San Diego County Sheriff’s Department encrypts radio communications

The San Diego County Sheriff’s Department encrypts its radio communications, blocking the public from listening in on real-time information about safety issues.

The department is the latest county and state law enforcement agency to cut access to radio communications in response to a California Department of Justice mandate that requires agencies to protect certain personal information that law enforcement officials obtain from state databases. Such information — names, driver’s license numbers, dates of birth and other information from the California Law Enforcement Telecommunications System, or CLETS — is sometimes broadcast over police radios.

The October 2020 mandate gave agencies two options: restrict the transmission of personal information obtained from a database over public channels or encrypt their radio traffic.

Advocates for police reform say the move to encrypted channels is problematic. Radio silence, they say, would force members of the public, including the media, to rely on law enforcement’s discretion in releasing information about public safety issues.

“What it’s doing is impeding transparency and accountability,” said Youssef Miller of the North County Justice and Equity Coalition and the San Diego Racial Justice Coalition.

“We as a community need to have transparency with law enforcement — where things are happening in our community, where people are being pulled over and pulled over,” Miller said at a news conference Friday morning.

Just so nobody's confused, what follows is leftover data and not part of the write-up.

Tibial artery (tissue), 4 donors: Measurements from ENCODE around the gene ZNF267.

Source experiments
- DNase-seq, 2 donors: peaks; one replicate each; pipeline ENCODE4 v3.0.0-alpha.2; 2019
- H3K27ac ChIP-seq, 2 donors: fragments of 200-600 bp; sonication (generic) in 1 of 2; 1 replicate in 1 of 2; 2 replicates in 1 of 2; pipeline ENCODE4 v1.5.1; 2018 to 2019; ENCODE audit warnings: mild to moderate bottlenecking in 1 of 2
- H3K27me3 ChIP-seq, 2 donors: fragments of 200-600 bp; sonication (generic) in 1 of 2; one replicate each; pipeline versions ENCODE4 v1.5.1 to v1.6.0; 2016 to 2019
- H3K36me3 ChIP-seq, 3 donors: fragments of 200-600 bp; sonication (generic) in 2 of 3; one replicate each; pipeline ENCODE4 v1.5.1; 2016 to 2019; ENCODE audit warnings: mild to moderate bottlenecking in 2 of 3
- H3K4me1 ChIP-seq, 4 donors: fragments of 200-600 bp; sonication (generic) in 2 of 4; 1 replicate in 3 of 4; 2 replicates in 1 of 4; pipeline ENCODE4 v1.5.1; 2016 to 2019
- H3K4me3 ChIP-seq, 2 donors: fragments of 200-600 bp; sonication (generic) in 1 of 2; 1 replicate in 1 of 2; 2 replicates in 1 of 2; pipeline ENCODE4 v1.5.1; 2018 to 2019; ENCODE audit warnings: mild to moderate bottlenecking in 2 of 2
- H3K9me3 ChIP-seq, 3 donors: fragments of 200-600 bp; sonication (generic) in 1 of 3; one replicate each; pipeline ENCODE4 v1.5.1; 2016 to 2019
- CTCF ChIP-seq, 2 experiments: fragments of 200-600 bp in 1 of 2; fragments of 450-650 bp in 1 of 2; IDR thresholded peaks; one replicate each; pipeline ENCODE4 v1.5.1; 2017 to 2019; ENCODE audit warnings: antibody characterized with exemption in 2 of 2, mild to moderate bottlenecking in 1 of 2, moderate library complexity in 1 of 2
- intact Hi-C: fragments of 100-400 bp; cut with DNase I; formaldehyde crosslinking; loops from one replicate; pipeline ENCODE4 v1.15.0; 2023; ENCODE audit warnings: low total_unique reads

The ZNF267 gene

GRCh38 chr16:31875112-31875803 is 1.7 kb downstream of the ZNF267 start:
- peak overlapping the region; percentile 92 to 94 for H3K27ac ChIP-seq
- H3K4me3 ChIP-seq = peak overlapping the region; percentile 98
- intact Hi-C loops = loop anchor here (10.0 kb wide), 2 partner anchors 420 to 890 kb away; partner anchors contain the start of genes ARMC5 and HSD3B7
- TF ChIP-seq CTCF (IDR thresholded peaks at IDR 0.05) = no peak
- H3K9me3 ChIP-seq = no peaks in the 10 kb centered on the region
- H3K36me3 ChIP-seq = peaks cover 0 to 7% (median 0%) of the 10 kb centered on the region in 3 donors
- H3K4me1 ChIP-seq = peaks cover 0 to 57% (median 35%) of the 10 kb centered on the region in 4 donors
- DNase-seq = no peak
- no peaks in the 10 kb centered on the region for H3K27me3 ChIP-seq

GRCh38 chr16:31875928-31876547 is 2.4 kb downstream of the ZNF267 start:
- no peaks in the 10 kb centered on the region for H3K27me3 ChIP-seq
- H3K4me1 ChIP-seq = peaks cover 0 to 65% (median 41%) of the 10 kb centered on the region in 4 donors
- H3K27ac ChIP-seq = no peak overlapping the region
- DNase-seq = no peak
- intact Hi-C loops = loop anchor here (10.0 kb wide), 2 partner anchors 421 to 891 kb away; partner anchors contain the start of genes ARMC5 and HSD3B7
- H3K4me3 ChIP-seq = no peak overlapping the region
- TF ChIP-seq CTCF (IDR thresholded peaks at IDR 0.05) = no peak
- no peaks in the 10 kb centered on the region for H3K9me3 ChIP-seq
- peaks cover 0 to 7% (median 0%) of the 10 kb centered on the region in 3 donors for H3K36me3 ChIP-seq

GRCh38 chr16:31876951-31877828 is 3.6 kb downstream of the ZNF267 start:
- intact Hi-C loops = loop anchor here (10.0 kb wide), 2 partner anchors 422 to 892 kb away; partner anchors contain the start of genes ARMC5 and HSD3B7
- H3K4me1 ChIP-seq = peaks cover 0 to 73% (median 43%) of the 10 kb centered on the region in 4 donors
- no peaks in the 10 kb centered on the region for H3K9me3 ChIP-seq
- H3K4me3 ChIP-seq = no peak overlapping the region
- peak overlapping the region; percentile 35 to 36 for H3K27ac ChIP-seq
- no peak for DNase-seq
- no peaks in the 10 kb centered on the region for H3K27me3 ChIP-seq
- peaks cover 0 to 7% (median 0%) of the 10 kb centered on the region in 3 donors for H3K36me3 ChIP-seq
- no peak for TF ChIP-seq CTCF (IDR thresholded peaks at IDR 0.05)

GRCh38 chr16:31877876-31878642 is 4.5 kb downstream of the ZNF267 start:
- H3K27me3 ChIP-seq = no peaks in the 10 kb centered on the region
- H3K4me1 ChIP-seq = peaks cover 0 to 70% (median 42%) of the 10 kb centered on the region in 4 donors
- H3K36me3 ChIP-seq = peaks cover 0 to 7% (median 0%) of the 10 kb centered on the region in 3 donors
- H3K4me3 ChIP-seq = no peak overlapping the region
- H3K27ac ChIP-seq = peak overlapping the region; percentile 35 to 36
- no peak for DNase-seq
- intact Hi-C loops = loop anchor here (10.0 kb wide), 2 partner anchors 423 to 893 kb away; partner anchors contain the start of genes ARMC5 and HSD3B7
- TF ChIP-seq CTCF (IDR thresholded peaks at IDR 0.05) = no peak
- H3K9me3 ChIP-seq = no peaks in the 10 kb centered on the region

A sheriff’s spokesman said the department is exploring ways to disseminate information about incidents as they develop. One idea is an online page that would display information about the calls deputies answer.

In San Diego County, the only police agency that said it did not plan to fully encrypt its radio communications was the San Diego Police Department, which uses unencrypted dispatch channels as well as separate, encrypted channels through which private information can be shared in person .

Police officers sometimes conduct background checks themselves, using their cell phones or computers in their department-issued patrol cars. Other times, they ask dispatchers to pull the information from databases. This is usually when personal information is broadcast over the radio.

The sheriff’s department switched to encrypted channels on Tuesday. Lt. Amber Baggs, a spokeswoman, said full encryption was the better option for the department to comply with the Justice Department’s order.

“It’s not always possible for us to switch channels,” Baggs said, adding that it can be “difficult or sometimes impossible” for lawmakers to switch from an unencrypted to an encrypted channel to protect their personal information, especially in situations where develop rapidly.

Officials from several police departments across the county took a similar stance when explaining their move to encryption to the Union-Tribune in July. Some agencies have said that it is not possible for their dispatchers to handle unencrypted and encrypted channels at the same time.